2023 Nissan Z is youthful, iconic sports car

Pop culture icons regularly go by just one name: Cher, Madonna, Bono and Beyonce. Icons need no further explanation. You know who they are. The same can apply to this week’s tester which goes by simply one letter: Z.


The 2023 Nissan Z is a legendary sports car with a loyal group of followers, as evidenced by the several times I got stopped by Nissan Z enthusiasts to take a picture of this reborn sports car.

“Z is the pure expression of Thrill. It is Nissan’s passion wrapped up on four wheels,” said Ashwani Gupta, representative executive officer and chief operating officer, Nissan Motor Co., Ltd. “The new Z retains its authenticity as a pure sports car to keep you connected to the road while bringing in the latest modern technologies to make sure the car can help keep you connected to your life.”


The 2023 model year kicks off the seventh-generation of Nissan’s iconic Z-car where previous iterations had cult-like followings. So with much ballyhoo, the 2023 Nissan Z returns without the 370 moniker, now simply known as Z. And that fits as this is a youthful, whimsical rear-wheel sports car.

I actually drove around a few 20-something relatives who were in awe of this car and one who owned an older version of the 370 Z and they enjoyed everything about the new Z car, from the looks to the performance.

And as a 40-something (almost 50-something) I am not the demographic for the 2023 Nissan Z. It’s aimed directly my 20-something nephew or my daughter’s 20-something boyfriend. Even though I’m the “old guy” it doesn’t mean I couldn’t enjoy the Z. The engine alone makes that quite easy.

A twin-turbocharged 3.0-liter V6 engine cranks out 400 horsepower and 350 pound-feet of torque. There are two transmissions including a six-speed manual transmission which will be a favorite amongst the enthusiasts. My tester had the optional nine-speed automatic transmission. The shifting was smooth and befitting of sports car performance.

The dual exhaust pipes with stainless-steel finishers provide enough of a tune to appease all enthusiasts. My nephew’s older Z is tuned up and even he liked the note emitting from this new Z.


The looks have been met with some lukewarm reception by some. The grille and front end has a distinctive look and starkly different appearance than previous generations. Some people wanted it to be a little more aggressive and certainly it could be. But from a complete look, the Nissan Z looks every bit the part of a sports car with a longer hood and sharp sloping back. In many ways it still resembles those old classic Z cars from the past, but yet feels so modern and current.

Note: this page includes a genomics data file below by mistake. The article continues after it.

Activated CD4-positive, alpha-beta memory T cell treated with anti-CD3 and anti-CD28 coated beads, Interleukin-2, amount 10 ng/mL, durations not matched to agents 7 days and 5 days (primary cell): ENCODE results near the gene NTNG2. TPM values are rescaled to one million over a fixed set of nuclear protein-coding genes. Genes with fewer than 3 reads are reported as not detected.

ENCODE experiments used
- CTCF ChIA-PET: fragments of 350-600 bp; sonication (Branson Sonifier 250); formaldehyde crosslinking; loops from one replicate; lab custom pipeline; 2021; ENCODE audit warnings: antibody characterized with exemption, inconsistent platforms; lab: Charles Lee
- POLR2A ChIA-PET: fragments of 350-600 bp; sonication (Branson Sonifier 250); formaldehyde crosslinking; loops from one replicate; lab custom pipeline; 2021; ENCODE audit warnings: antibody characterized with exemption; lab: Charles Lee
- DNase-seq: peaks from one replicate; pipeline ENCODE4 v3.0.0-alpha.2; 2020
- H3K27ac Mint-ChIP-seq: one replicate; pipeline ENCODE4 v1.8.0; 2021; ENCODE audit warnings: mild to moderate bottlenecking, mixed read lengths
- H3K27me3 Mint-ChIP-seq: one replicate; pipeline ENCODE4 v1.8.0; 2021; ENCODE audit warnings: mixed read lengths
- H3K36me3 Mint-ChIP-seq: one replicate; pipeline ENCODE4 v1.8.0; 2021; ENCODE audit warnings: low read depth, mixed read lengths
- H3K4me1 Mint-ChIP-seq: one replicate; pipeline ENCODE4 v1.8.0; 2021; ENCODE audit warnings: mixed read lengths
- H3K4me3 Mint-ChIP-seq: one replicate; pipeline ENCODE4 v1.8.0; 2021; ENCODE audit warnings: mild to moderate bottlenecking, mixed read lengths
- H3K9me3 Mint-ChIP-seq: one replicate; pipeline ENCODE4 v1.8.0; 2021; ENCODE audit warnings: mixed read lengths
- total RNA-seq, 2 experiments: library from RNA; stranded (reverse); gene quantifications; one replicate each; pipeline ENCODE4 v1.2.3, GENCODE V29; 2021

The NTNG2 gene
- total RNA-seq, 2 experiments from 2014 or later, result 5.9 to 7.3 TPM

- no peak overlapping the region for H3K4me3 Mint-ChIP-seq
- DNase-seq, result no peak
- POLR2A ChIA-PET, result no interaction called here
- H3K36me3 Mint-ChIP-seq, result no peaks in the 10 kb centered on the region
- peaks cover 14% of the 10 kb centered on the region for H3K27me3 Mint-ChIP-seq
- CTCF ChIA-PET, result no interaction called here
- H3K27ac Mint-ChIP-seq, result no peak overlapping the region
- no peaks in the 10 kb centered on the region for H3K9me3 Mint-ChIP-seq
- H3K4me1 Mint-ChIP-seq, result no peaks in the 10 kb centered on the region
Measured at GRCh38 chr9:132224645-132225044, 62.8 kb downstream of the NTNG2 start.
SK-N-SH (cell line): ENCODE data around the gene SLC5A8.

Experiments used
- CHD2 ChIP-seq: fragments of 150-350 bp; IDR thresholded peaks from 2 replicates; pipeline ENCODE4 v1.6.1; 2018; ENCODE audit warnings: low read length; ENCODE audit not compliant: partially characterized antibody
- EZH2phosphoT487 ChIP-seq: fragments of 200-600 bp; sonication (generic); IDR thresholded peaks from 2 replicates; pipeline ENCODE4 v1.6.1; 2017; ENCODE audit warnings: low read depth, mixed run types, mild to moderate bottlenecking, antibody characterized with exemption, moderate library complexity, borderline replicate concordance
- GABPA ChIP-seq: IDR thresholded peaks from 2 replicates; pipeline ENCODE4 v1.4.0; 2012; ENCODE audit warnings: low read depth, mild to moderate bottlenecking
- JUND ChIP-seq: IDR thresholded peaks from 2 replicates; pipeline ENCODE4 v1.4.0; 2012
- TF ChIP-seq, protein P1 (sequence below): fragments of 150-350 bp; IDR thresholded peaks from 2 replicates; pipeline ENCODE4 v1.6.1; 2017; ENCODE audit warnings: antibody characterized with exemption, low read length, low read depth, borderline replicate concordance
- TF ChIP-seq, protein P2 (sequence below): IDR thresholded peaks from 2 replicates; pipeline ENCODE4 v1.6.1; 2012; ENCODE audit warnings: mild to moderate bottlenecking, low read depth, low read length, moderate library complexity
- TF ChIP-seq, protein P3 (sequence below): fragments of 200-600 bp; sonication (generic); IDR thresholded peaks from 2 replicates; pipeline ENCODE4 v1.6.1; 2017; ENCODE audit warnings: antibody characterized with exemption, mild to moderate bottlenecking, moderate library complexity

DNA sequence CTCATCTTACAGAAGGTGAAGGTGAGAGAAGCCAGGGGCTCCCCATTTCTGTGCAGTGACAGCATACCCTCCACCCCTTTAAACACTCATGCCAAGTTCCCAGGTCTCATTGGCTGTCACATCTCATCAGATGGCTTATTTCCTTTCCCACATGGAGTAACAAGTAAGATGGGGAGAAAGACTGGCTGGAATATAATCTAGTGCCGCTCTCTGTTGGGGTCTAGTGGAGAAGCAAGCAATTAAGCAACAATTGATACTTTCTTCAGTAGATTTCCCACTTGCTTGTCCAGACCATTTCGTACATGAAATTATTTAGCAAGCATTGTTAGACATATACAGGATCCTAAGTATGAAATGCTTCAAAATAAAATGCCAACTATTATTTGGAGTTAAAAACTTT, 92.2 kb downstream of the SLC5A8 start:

Overall, the design is a winner for me as I’m in the camp of liking the look.

Inside, the brand new “Z” logo is prominently displayed on the leather steering wheel. The steering wheel feels great in your hands and looks just as good. Red leather seats add a pop to the interior and showcase the playful, sporty side. Likewise the aluminum performance pedals give the car a special vibe.


Between the gauges and the nine-inch touchscreen, the Z is driver focused. Sure the passenger (in this two seater) will be comfortable with both lumbar support and thigh support. As the “old guy” I usually don’t enjoy sport-styled seats like this, but in the Z they were comfortable. And sure my old knees and the low profile made it hard to get in and out of this car, but it’s so much fun to drive you can forgive that flaw.

I’m obligated to mention cargo room, but this is a sports car, so you shouldn’t expect much in that regard. And the Z has 6.9 cubic feet of room. It’s technically a lift back with the back “trunk” opening upwards. I compared the area to my nephew’s 2017 Z and there was more useful cargo in the new Z than the old one.


Perhaps the Z resonates with young people because it’s more reasonably priced than a German sports car or an American muscle car. There are three trim options, each with manual and automatic transmission options: Sport, Performance and Proto. My tester was the Performance with the Automatic Transmission.

With a starting price under $40,000 (Sport trim), the Z represents an opportunity to afford a sports car. My tester had a starting price of $49,990. Some of the extras that added to the MSRP were illuminated kick plates, premium two-tone paint color, floor mats and a destination fee. The final MSRP of my pre-production test vehicle was $53,610.


Fuel economy for the turbocharged V6 engine is 19 mpg/city and 28 mpg/highway. The manual transmission offers a slight uptick in fuel economy over the automatic. In a week’s worth of heavy-footed driving, I averaged nearly 24 mpg.

Within the auto industry vehicles get called icons too often. I’m guilty as charged of this. But for the Nissan Z it lives up to that billing and has earned that standing. The eye-catching sports car sure felt like a big star during my week with it.